How wildfire is detected

Man looks out airplane window to detect wildfires

Detecting wildfires early is critical for success. The BC Wildfire Service detects wildfires using a variety of methods.

General public reports

The biggest asset for detecting new fires in B.C. is YOU! Approximately 40% of wildfires in B.C. are reported by the general public.  

If you see a wildfire, abandoned campfire or dangerous activity that could cause a wildfire, call 1-800-663-5555 or text *5555 on a cell phone.  

Your call will be answered by an operator at the BC Wildfire Service. They will ask you questions about the following details to gather more information:

  • Location: Where is the fire? How far up the hillside? Closest intersection?
  • Size: Metres? Hectares? Size of a house? Size of a football field?
  • Rate of spread: How quickly is the fire spreading?
  • Fuel: What is burning? Grass, bushes, trees?
  • Smoke/flames: What colour is the smoke? Are flames visible?
  • Threat: Are there any people or buildings at risk?
  • Action: Is anyone fighting the fire?
  • Campfires: If reporting a campfire, can you tell if it is wood burning or is it a propane campfire?

Once complete, the report will be sent directly to the regional fire centre. 

Detection by land users

B.C. has over 94 million hectares of forests and wildland. With such a large land base, the BC Wildfire Service relies on people who use and enjoy the land to report new wildfires. Each season, wildfires are detected by people:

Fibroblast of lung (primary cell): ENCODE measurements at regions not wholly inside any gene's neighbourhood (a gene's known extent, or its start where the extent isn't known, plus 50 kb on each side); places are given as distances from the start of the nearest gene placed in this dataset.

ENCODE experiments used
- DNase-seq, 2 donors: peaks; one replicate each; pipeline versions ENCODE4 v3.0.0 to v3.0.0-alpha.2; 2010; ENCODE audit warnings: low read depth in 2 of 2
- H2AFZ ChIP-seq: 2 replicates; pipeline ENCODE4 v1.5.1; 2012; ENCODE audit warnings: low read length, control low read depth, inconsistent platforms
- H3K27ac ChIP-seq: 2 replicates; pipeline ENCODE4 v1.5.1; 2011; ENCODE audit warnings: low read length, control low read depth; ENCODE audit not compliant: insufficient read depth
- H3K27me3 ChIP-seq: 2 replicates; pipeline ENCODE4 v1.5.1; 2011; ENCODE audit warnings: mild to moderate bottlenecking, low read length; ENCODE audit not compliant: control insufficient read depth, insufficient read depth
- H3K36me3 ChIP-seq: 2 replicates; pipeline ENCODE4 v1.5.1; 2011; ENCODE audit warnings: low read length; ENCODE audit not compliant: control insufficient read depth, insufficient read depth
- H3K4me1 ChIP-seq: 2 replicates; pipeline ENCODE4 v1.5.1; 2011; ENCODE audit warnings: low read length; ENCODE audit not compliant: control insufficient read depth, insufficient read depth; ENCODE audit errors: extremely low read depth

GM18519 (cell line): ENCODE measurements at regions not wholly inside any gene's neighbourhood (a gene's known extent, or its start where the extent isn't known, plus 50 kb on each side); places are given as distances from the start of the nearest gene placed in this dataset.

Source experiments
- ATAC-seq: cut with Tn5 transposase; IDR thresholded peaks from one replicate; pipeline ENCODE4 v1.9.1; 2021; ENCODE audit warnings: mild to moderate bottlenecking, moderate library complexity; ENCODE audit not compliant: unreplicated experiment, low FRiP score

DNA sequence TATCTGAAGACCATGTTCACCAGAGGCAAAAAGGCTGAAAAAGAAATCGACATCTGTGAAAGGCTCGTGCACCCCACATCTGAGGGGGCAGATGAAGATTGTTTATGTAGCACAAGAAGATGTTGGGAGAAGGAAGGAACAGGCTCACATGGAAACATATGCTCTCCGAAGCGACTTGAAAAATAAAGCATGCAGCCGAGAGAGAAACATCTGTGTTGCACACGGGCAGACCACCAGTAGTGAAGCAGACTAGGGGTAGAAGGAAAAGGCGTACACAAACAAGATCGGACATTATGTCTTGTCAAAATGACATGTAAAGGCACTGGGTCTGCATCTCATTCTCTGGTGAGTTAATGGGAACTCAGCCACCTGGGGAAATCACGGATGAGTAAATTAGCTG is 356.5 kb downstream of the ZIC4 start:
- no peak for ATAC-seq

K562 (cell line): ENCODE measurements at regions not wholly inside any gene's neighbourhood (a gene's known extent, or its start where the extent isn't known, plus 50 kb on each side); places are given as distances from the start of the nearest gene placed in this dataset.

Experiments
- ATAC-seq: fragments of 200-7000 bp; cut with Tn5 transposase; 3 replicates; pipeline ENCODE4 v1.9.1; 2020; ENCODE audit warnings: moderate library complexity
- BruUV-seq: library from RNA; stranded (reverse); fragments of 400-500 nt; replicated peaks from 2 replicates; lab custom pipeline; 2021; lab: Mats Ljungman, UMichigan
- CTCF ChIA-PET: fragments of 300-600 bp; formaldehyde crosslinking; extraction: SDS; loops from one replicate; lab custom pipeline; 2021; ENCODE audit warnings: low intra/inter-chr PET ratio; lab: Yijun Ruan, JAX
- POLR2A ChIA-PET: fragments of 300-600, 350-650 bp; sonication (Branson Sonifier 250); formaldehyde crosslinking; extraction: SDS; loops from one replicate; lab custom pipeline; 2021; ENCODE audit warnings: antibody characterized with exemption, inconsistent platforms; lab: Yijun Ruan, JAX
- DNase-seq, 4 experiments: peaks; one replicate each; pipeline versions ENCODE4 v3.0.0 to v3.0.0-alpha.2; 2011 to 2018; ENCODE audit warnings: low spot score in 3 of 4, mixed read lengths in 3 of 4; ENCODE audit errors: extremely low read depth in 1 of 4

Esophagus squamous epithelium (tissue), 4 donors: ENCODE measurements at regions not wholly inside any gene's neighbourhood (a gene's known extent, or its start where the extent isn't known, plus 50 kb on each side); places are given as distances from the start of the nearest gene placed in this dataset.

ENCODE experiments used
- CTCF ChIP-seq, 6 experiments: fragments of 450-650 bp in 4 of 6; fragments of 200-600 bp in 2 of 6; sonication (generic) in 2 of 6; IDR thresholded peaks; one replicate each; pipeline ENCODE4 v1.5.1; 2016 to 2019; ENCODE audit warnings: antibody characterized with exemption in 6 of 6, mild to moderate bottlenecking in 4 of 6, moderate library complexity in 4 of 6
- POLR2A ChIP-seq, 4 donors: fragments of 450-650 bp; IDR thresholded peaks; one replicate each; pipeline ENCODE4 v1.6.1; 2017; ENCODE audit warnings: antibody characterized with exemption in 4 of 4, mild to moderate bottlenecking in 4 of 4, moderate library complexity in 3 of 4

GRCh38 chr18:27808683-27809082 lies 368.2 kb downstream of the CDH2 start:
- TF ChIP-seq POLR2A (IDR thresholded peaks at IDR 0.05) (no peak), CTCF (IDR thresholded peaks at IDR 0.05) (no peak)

• Participating in traditional forest practices
  • Industrial forest operations
  • Fishing
  • Hunting
  • Camping
  • Hiking
  • Using off-road vehicles
  • General wilderness recreation

While people using wildland areas may pose a small risk of causing wildfires, the vast majority of land users act responsibly and observe guidelines. Land users are a huge asset for detecting new wildfires early. This helps the BC Wildfire Service respond successfully. 

Other detection methods

Some regions of the province are less populated. This means that fires may not be detected immediately by the general public. 

We detect fires in more remote areas using methods such as: 

  • Air patrols (both fixed-wing aircraft and helicopters) 
  • Fire Warden ground patrols 
  • Infrared technology  
  • Computer technology and predictive software 
  • Lookout towers